Zhuang Zi is the guy who couldn’t figure out if he was Zhuang Zi dreaming he was a butterfly, or a butterfly dreaming he was Zhuang Zi. He also had a famous argument with another philosopher, “Hui Zi”. Zhuang Zi saw some fish swimming and mentioned to Hui Zi how happy the fish were. Hui Zi, sensing a possible philosophical duel, said “You aren’t a fish… how do you know if they are happy?” Zhuang Zi thought quickly and came back with this crushing blow: “How do YOU know that I don’t know that THEY are happy if YOU aren’t ME!?!?”

On our trip they told us that this exchange happened at the Happy Fish Pavilion at Yu Yuan garden in Shanghai, but apparently that pavilion is only supposed to REMIND you of this and is not where this historic argument actually took place.

Date: November 21st, 2004
Cate: Chinese Word of the Day

– Hu2 – (a surname)

胡同 – Hu2 Tong2 – Hutong

The “hutongs” are the small streets of Beijing that criss-cross residential areas made up of small, old houses. The word “hutong” was derived from a Mongolian word meaning “well”.

The hutongs have recently become a popular tourist destination, possibly just in time to save them from destruction.

Date: November 20th, 2004
Cate: Otherwhere

China: Day 2

Pictures from day 2 in China are now up. It was a free day, and Chris acted as our “local guide”. We took the Beijing subway, and saw the Lama Temple, a nice quiet residential neighborhood, the Bell Tower, and Beihai park. To see my descriptions of each picture, start from the first photo and keep hitting “next in set”.

Date: November 20th, 2004
Cate: Chinese Word of the Day

– He2 – And, Together, Peace, Harmony

Somebody who doesn’t have an excellent command of Chinese could easily confuse 永和 – Yong3 He2 – Perpetual Peace — Yong He, the district of Taipei known for its controversial soybean milk and sandwich lady with 雍和 – Yong1 He2 – Harmonious Peace — Yong He, the famous Lama Temple in Beijing.

Of course, I would never have that problem.

Date: November 19th, 2004
Cate: Chinese Word of the Day

– Mian4 – Face, Aspect, Side, Surface

埋伏 – Mai2 Fu2 – Bury Hide — Ambush

Tonight’s movie: 十面埋伏 – Shi2 Mian4 Mai2 Fu2 – Ten Side Ambush — House of Flying Daggers. Another one of these very colorful, slow, cinematic, action/love movies where people fight up in bamboo trees and make long speeches as they die, like Crouching Tiger, Hidden Dragon or Hero. Except not as good.

Date: November 18th, 2004
Cate: Chinese Word of the Day

– Zi4 – Stain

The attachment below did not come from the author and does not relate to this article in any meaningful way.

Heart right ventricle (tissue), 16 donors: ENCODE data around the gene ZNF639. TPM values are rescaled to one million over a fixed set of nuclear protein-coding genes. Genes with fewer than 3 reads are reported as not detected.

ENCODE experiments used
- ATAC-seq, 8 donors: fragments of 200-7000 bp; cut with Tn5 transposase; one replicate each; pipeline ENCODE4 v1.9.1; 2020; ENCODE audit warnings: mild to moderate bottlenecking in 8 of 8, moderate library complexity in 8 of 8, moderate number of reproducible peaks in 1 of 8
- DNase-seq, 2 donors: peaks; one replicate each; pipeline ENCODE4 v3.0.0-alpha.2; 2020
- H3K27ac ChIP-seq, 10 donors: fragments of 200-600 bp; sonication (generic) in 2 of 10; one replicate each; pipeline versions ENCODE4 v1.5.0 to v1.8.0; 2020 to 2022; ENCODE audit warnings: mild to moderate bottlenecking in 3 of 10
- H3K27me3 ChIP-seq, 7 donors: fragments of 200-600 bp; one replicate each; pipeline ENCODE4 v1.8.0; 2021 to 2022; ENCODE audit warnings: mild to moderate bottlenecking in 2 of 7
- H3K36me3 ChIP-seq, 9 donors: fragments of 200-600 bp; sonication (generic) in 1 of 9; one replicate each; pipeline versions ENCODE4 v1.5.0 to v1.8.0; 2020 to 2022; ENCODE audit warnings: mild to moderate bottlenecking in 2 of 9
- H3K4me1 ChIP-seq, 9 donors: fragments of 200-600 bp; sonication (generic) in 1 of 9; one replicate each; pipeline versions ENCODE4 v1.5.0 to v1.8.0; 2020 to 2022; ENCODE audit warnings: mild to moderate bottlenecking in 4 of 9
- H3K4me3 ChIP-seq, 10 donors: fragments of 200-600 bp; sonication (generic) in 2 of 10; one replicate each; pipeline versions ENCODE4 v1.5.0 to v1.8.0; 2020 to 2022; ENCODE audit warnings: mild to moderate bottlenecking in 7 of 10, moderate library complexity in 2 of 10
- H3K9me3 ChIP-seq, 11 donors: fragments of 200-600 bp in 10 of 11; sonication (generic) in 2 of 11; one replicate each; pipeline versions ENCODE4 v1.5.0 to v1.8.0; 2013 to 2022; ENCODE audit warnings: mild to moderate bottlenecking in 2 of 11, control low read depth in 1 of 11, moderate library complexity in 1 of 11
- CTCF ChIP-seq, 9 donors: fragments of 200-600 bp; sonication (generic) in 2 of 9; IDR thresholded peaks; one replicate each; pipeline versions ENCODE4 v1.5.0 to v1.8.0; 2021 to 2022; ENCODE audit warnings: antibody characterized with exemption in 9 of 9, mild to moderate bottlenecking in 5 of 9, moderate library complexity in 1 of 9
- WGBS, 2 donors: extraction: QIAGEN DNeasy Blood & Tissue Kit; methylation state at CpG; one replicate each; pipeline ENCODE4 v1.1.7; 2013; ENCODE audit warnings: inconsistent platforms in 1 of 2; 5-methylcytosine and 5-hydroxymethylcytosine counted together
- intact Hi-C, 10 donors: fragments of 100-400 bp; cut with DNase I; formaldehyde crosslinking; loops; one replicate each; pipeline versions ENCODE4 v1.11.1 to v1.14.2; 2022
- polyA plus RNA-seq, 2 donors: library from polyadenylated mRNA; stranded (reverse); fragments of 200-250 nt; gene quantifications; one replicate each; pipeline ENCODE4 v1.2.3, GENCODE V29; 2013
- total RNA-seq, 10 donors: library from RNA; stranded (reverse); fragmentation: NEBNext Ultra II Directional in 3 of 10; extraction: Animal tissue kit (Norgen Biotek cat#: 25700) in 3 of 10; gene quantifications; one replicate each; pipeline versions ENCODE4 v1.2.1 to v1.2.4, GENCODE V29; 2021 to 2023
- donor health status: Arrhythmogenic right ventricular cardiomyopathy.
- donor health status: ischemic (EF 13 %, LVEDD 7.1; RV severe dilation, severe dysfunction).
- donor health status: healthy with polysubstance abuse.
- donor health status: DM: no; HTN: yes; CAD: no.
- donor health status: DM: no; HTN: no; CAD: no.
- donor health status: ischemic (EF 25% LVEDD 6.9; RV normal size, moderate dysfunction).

Have any water stains on your ceiling? Want to be able to sleep ever again? Then definitely don’t watch Dark Water. Or wait until next year, and then don’t watch the inevitable American remake.

Date: November 17th, 2004
Cate: Chinese Word of the Day

– Ju2 – Orange

橘子 – Ju2 Zi5 – Orange (the fruit)

And just like in English, an orange is orange:

橘色 – Ju2 Se4 – Orange Color

Date: November 16th, 2004
Cate: Chinese Word of the Day
1 msg

– Ban4 – Companion, Partner

伴唱 – Ban4 Chang4 – Companion Sing — Vocal Accompaniment

伴唱機 – Ban4 Chang4 Ji1 – Companion Sing Machine — (Vocal) Mixer

卡拉OK伴唱機 – Ka3 La1 O K Ban4 Chang4 Ji1 – Karaoke Mixer

Date: November 15th, 2004
Cate: Chinese Word of the Day

– Jian1 – Fry

煎餅Jian1 Bing3 – Fried Pancake

One of many types of street food in Beijing.

Date: November 14th, 2004
Cate: Otherwhere
4 msgs

China photos at flickr!

I’ve started posting pictures from our trip to flickr. I’m still getting used to their system, so they way I’ve arranged the photos might change. For now I’ve created one set, China – Day 1 – Beijing arrival.

If you’ve never heard of flickr before, it’s yet another online photo posting/sharing thing. Those sites are a dime a dozen, right? Flickr is different. I think it does for photos what Gmail did for email. They have a reasonably useful free service, and a practically unlimited “pro” service, which I signed up for after messing around for just a few minutes. I’ve been listening to the little kids on the internet rave about flickr for a long time now, and it turns out they were right!

The one problem is that you can’t order prints, but they’re working on that. But they aren’t greedy with the photos like some of those other sites. Want to print one of my photos? You can just download the full resolution originals and print away! Try that with Ofoto. They are also super geeky, with an open API and tons of other options. You can even associate a license with all your pictures. I’ve chosen this one.

Date: November 14th, 2004
Cate: Chinese Word of the Day
1 msg

– Shan3 – Glimpse, Flash

閃電 – Shan3 Dian4 – Flash Electricity — Lightning

I wonder what lightning was called before they knew that it was made of electricity? OR MAYBE THEY KNEW THE WHOLE TIME?!?!?

閃爍 – Shan3 Shuo4 – Flash Shine — Flicker (flickr)

Date: November 13th, 2004
Cate: Chinese Word of the Day
4 msgs

– Chang2 – Often, Ordinary, Common, Permanent

非常 – Fei1 Chang2 – Not Common — Unusual, Extremely, Very

Tonight we watched this movie, 三更 2 – San1 Geng1 2. 三 means Three, and I really don’t know what 更 means in this context. But I do know that in English, the movie is called Three… Extremes. And it was 非常 bad.